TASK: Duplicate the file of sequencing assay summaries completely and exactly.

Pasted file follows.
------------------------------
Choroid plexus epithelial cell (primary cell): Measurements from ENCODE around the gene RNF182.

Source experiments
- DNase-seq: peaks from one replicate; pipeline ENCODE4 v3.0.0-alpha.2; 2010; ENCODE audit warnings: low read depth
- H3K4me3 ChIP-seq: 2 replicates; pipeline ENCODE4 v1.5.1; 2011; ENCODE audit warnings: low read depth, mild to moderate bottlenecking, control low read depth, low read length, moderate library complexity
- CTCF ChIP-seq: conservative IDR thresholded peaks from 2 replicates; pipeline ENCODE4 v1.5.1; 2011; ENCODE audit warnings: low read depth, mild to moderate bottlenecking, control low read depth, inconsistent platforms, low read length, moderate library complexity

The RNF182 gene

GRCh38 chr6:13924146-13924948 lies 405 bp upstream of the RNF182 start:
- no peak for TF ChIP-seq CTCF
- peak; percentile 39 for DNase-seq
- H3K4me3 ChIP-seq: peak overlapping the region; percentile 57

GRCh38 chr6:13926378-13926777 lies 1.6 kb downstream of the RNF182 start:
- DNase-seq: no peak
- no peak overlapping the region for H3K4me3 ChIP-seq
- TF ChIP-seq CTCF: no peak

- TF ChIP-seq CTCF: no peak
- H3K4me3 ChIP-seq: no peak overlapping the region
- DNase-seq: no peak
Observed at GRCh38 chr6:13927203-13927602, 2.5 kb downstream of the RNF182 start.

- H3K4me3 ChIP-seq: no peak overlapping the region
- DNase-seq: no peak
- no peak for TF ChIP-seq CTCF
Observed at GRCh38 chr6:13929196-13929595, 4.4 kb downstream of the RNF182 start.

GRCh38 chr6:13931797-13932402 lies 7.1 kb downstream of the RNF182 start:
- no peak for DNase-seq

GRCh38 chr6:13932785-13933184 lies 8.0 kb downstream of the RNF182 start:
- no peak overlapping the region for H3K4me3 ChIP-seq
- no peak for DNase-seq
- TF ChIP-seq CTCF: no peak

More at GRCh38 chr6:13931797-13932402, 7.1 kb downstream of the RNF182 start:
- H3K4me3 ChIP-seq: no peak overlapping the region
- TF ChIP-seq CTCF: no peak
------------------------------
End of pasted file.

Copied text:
Choroid plexus epithelial cell (primary cell): Measurements from ENCODE around the gene RNF182.

Source experiments
- DNase-seq: peaks from one replicate; pipeline ENCODE4 v3.0.0-alpha.2; 2010; ENCODE audit warnings: low read depth
- H3K4me3 ChIP-seq: 2 replicates; pipeline ENCODE4 v1.5.1; 2011; ENCODE audit warnings: low read depth, mild to moderate bottlenecking, control low read depth, low read length, moderate library complexity
- CTCF ChIP-seq: conservative IDR thresholded peaks from 2 replicates; pipeline ENCODE4 v1.5.1; 2011; ENCODE audit warnings: low read depth, mild to moderate bottlenecking, control low read depth, inconsistent platforms, low read length, moderate library complexity

The RNF182 gene

GRCh38 chr6:13924146-13924948 lies 405 bp upstream of the RNF182 start:
- no peak for TF ChIP-seq CTCF
- peak; percentile 39 for DNase-seq
- H3K4me3 ChIP-seq: peak overlapping the region; percentile 57

GRCh38 chr6:13926378-13926777 lies 1.6 kb downstream of the RNF182 start:
- DNase-seq: no peak
- no peak overlapping the region for H3K4me3 ChIP-seq
- TF ChIP-seq CTCF: no peak

- TF ChIP-seq CTCF: no peak
- H3K4me3 ChIP-seq: no peak overlapping the region
- DNase-seq: no peak
Observed at GRCh38 chr6:13927203-13927602, 2.5 kb downstream of the RNF182 start.

- H3K4me3 ChIP-seq: no peak overlapping the region
- DNase-seq: no peak
- no peak for TF ChIP-seq CTCF
Observed at GRCh38 chr6:13929196-13929595, 4.4 kb downstream of the RNF182 start.

GRCh38 chr6:13931797-13932402 lies 7.1 kb downstream of the RNF182 start:
- no peak for DNase-seq

GRCh38 chr6:13932785-13933184 lies 8.0 kb downstream of the RNF182 start:
- no peak overlapping the region for H3K4me3 ChIP-seq
- no peak for DNase-seq
- TF ChIP-seq CTCF: no peak

More at GRCh38 chr6:13931797-13932402, 7.1 kb downstream of the RNF182 start:
- H3K4me3 ChIP-seq: no peak overlapping the region
- TF ChIP-seq CTCF: no peak